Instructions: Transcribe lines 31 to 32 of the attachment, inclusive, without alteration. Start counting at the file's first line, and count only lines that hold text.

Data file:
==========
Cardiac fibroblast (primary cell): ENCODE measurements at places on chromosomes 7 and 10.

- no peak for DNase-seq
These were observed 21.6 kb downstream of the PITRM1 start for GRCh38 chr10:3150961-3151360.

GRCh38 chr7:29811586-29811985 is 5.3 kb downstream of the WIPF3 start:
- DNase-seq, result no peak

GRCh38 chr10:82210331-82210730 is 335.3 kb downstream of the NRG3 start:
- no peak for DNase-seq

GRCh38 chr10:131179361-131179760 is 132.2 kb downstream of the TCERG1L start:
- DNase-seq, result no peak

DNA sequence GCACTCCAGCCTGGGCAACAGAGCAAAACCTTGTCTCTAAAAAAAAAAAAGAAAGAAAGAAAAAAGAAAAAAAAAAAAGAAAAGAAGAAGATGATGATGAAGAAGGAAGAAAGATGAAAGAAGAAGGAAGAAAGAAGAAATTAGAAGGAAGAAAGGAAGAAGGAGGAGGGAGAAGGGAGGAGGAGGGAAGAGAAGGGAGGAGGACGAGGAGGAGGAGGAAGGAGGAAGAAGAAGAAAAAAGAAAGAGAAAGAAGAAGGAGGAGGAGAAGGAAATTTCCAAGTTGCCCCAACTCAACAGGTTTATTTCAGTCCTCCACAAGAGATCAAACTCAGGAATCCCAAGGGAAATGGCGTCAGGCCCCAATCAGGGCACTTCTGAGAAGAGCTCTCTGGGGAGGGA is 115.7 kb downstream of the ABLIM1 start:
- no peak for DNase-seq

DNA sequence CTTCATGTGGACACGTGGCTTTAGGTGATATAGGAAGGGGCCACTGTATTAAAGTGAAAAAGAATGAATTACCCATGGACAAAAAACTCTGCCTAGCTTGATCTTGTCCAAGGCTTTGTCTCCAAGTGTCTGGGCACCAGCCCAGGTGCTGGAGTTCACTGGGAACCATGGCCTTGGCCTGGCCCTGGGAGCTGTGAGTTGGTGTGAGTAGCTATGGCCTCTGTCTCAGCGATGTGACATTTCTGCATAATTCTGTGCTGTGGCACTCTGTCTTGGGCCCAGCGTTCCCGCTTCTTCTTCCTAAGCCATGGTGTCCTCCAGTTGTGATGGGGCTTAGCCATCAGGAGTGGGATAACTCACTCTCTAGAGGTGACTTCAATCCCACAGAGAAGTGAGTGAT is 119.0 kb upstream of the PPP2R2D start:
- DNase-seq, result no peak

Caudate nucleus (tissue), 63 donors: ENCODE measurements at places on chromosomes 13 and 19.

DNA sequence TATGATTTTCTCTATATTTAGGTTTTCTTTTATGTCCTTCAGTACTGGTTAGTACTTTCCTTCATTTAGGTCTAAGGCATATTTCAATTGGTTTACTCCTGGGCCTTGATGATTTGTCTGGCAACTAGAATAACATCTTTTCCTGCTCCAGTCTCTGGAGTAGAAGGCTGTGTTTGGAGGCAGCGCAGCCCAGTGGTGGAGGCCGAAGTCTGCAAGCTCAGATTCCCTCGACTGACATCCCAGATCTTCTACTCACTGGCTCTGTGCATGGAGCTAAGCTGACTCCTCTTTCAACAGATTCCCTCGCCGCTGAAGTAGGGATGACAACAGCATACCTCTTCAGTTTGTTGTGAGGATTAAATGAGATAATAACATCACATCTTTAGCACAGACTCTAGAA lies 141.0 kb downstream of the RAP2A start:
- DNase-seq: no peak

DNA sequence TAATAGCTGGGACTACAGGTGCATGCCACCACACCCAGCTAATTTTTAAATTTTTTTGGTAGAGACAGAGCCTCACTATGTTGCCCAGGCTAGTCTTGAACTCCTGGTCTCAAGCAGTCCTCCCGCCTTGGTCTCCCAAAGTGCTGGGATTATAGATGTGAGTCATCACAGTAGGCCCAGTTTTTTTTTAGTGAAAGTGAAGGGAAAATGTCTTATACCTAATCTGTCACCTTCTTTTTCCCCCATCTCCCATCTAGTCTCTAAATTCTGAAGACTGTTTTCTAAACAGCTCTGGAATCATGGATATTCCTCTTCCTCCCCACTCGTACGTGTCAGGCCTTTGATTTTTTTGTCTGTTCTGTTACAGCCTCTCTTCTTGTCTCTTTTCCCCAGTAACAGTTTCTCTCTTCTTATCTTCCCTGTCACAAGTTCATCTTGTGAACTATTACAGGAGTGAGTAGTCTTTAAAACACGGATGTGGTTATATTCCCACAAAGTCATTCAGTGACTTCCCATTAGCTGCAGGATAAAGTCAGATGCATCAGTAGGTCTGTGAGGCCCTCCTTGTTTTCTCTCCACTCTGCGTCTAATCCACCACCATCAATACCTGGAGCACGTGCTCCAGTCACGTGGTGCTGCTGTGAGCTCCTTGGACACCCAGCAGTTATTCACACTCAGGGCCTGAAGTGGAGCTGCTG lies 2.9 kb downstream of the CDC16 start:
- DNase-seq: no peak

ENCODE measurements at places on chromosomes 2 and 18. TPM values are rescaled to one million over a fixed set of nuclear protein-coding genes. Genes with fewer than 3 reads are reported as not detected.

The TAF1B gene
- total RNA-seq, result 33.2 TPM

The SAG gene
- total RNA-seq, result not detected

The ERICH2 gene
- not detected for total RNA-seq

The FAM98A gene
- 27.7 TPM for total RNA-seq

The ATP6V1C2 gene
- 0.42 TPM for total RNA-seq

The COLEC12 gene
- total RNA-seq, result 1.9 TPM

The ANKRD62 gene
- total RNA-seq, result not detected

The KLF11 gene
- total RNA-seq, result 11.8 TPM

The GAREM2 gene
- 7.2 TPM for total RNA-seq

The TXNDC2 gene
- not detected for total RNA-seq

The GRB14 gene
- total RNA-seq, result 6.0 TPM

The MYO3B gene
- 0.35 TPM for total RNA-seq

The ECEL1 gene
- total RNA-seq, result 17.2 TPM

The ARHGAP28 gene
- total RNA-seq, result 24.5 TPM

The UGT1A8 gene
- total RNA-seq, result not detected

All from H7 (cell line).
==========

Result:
- total RNA-seq, result 1.9 TPM

The ANKRD62 gene